Most of the people reading this blog already know the deal with diamonds: they are price-fixed by an evil cartel, fund civil wars in Africa, miners are subject to absurdly bad labor conditions, mining is bad for the environment, and the social construction of gifting diamonds as a romantic gesture has oogy patriarchal implications. Did I forget anything?
So what can be done?
1. Use an old stone. Estate (pre-owned) rings/diamonds are a popular solution to fighting the Evil Diamond Man because they aren’t price-controlled in the same way new diamonds are. And when it comes to human rights abuses in mining, I guess the philosophy for estate diamonds is “the damage is done.” I honestly don’t know enough about the history of diamond mining to say if labor conditions have been better at one time or another, but note that “estate” doesn’t mean anything about how old a diamond is, it just means it is pre-owned. “Antique” generally means from the 1920s or earlier. One reason people go for estate diamonds instead of antique diamonds is that old “center stone” diamonds are tiny by today’s standards.
2.Use a different stone. This presents two problems: first, other gemstones are also mined under worker- and environment-unfriendly conditions. Second: whenever you read “diamonds are intrinsically worthless” (from one of my links up there) you are reading anti-puffery. Diamonds are pretty. Diamonds are also very hard, and very unlikely to scratch, chip, crack, or shatter. Other gemstones are substantially more likely to be damaged in these ways, especially when worn all day every day. Diamonds rate a 10 on the Mohs hardness scale. Sapphires are a 9. But the Mohs scale is ordinal, so diamonds are almost four times harder than sapphires. A friend of mine used a garnet in her ring (7 on the Mohs scale), and after two years it is chipped.
3. Use a lab-created stone. Lab created diamonds are sometimes hard to find because of the Evil Diamond Man, and pure white synthetic diamonds are most difficult to come by. If you want a colored stone, a synthetic diamond can be a great option. It’s even harder than a real diamond! Synthetic sapphires are another great option; many people actually consider them more attractive than (very pricey) natural sapphires because they have a deeper color and are inclusion-free. I do not know if the stone creation process is environmentally friendly or not.
4. Don’t have an engagement ring. A problem with each of the previous solutions is that they are generally still perpetuate the cultural expectations that support the diamond trade. Additionally, metal mining has its own labor and environmental considerations, but I am not educated about these considerations. A way to avoid all of the ethical problems with jewelry is to not wear any. Obviously, this is emotionally unacceptable for a lot of people, who’ve either imagined wearing an engagement ring or giving an engagement ring for a long time. And it can be difficult to deal with people thinking you are “not really” engaged if there is no jewelry.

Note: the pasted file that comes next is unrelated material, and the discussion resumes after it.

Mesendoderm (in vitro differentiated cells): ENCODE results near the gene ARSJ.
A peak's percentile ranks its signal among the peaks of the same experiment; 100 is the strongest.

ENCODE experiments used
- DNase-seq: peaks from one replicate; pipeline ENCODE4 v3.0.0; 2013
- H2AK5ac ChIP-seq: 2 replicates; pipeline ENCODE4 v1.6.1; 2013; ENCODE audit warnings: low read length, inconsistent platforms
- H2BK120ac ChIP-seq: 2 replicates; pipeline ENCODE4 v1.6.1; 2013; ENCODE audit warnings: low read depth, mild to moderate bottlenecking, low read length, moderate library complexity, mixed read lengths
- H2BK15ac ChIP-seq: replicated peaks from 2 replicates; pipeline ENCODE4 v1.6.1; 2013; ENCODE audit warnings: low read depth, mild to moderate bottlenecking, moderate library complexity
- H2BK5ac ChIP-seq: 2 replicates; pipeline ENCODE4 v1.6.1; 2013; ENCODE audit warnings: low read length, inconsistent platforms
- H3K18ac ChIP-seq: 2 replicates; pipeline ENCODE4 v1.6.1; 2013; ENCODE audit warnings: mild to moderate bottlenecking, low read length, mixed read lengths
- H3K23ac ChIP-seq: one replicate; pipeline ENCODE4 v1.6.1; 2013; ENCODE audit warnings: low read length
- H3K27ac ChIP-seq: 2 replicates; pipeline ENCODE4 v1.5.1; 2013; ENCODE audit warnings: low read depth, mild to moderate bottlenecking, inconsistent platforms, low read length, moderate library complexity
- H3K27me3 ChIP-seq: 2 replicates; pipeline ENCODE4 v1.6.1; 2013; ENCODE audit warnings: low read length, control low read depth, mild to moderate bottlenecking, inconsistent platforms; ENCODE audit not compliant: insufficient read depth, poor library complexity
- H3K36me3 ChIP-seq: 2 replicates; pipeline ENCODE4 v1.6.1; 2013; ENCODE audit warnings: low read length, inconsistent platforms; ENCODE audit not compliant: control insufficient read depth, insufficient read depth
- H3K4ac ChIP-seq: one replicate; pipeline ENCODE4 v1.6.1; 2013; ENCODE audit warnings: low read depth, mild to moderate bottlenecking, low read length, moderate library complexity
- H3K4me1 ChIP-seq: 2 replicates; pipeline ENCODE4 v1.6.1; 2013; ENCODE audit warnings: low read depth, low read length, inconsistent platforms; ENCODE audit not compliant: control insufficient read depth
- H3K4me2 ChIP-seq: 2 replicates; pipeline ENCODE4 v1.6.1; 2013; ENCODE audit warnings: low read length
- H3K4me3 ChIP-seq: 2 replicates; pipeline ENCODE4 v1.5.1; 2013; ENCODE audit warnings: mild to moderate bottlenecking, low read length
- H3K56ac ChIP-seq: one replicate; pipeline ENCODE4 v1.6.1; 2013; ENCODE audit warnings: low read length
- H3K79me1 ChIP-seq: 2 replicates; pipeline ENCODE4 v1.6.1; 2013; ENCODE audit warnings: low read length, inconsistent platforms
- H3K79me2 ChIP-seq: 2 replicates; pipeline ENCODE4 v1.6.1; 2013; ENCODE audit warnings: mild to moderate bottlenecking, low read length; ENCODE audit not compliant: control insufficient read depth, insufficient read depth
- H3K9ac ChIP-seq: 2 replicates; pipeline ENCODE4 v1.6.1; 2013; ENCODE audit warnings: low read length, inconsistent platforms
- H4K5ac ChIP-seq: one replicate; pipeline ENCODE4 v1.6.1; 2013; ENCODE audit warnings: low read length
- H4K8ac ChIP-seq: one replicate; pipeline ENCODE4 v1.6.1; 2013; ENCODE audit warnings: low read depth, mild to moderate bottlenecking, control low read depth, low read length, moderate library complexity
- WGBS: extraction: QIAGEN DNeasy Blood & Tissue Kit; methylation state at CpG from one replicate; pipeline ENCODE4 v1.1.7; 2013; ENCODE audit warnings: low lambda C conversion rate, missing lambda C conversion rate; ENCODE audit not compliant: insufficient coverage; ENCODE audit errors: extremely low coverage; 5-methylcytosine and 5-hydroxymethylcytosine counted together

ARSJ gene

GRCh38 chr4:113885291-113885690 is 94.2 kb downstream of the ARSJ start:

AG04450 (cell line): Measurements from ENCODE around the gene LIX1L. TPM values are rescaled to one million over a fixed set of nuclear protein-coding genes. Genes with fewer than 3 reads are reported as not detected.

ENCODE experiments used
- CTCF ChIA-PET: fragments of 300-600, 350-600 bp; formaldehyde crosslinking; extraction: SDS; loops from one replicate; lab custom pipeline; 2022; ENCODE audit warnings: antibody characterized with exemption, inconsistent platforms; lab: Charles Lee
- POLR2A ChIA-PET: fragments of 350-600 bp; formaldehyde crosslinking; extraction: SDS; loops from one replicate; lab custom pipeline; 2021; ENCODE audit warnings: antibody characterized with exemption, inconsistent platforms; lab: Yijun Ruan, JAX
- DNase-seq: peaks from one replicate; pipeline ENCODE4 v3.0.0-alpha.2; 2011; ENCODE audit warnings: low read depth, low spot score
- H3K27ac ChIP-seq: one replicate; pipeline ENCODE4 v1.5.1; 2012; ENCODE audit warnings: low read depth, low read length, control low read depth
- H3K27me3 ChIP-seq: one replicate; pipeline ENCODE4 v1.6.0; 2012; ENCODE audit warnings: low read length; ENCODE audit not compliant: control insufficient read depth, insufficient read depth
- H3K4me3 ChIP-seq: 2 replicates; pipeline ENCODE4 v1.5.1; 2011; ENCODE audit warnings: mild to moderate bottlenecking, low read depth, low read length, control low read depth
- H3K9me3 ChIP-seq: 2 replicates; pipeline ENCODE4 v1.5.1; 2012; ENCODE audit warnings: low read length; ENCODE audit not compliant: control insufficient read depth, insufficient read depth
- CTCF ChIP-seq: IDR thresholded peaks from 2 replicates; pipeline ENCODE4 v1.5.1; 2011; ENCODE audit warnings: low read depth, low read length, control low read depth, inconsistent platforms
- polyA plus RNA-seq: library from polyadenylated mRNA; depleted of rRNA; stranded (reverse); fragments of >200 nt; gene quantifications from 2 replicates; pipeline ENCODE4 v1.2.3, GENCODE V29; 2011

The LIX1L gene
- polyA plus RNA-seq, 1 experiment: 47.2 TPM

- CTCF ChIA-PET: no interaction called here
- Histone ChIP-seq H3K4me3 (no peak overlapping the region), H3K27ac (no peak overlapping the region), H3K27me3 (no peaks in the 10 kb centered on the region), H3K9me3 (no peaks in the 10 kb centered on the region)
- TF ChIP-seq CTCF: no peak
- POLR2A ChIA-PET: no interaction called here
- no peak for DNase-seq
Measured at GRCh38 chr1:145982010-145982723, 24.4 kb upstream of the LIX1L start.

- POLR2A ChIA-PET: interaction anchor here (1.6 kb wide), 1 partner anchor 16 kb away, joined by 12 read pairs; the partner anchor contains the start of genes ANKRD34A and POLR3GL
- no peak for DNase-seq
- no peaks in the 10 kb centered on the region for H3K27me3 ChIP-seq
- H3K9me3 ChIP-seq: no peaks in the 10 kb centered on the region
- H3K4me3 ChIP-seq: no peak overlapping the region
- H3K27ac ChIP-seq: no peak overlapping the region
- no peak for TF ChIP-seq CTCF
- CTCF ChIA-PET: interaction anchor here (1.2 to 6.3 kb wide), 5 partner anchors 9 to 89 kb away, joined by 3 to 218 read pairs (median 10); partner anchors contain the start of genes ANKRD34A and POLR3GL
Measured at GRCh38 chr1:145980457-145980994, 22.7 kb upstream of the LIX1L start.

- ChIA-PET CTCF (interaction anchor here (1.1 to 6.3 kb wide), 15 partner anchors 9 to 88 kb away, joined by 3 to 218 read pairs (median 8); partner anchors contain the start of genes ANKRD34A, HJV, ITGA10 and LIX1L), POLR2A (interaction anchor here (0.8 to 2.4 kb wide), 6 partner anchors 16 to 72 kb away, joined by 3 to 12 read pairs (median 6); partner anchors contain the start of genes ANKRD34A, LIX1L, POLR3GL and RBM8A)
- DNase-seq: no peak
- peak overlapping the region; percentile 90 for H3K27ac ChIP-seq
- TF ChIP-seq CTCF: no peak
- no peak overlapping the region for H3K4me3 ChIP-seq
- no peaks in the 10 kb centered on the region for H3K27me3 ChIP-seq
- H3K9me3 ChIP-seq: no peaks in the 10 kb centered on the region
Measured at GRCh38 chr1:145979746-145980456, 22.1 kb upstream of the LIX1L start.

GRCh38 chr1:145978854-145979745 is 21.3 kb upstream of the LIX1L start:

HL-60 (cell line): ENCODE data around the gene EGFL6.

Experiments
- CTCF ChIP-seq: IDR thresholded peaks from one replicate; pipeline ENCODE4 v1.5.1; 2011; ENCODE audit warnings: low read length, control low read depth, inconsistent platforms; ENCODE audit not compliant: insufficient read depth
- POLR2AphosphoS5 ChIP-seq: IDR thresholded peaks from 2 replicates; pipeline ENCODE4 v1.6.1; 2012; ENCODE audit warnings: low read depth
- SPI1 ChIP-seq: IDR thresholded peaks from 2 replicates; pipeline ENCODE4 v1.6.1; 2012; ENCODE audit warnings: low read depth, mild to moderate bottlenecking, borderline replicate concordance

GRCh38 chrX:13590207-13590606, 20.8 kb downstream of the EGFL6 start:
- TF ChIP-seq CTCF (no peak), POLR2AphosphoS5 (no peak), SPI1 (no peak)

Between decided to get married and “getting engaged,” Collin and I discussed all of these options. We ended up… buying a new diamond. Then we took turns clubbing baby seals.
The decision was primarily motivated by aesthetics and simplicity, which I suppose exacerbates our ethical transgression. Collin had imagined a ring with a brown center stone (brown is my favorite color and the general color scheme of my wardrobe), and decided a cognac diamond would be the best option. Brown diamonds are abundant in the earth, but they only recently started to be marketed as beautiful and be cut for jewelry. Because they have a short history as jewelry stones, finding a synthetic or pre-owned brown diamond would have been difficult. So he bought a new diamond.
And yes, I feel guilty about the diamonds on my ring sometimes. We tried to educate ourselves, and then ended up making a knowingly unethical decision. But the other thing I learned in trying to educate myself is that there aren’t any easy, simple, completely corrective solutions to the trouble with diamonds. I realize choosing the least ethical of many imperfect options isn’t a defense.
But let me be very frank: I drive a car that runs on gasoline. I buy clothes from H&M and other retailers that use sweatshop labor. I desperately prefer incandescent light bulbs to CFLs. My diamond ring is far from the start or finish of my consumption of products that support wars, exploit workers, and destroy the earth.
Can we still be friends?